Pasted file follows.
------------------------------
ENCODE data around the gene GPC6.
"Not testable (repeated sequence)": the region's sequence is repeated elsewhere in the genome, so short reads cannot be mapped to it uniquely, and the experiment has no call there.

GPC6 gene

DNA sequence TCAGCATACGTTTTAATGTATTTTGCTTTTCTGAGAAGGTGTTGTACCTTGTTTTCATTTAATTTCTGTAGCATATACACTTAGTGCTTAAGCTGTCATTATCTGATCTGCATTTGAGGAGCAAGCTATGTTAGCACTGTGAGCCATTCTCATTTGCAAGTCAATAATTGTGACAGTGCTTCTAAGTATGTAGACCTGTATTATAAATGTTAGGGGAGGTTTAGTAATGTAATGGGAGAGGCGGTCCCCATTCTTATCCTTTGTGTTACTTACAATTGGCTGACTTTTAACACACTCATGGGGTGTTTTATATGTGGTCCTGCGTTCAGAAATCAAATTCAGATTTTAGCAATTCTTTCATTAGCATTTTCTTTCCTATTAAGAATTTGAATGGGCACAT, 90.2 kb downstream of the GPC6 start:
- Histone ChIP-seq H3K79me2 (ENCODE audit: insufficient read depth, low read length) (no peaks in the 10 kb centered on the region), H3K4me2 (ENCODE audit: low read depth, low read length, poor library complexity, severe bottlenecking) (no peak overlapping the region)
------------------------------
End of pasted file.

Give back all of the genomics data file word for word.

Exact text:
ENCODE data around the gene GPC6.
"Not testable (repeated sequence)": the region's sequence is repeated elsewhere in the genome, so short reads cannot be mapped to it uniquely, and the experiment has no call there.

GPC6 gene

DNA sequence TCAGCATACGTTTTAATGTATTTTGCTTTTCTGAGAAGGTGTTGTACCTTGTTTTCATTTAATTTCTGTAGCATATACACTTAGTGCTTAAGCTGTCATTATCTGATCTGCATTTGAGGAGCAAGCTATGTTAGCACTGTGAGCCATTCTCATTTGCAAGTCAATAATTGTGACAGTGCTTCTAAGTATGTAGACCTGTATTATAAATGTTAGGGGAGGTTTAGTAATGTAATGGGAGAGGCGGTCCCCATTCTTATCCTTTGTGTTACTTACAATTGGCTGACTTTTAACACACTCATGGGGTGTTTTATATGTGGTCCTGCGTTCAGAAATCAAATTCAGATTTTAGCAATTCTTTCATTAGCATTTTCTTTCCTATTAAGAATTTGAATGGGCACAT, 90.2 kb downstream of the GPC6 start:
- Histone ChIP-seq H3K79me2 (ENCODE audit: insufficient read depth, low read length) (no peaks in the 10 kb centered on the region), H3K4me2 (ENCODE audit: low read depth, low read length, poor library complexity, severe bottlenecking) (no peak overlapping the region)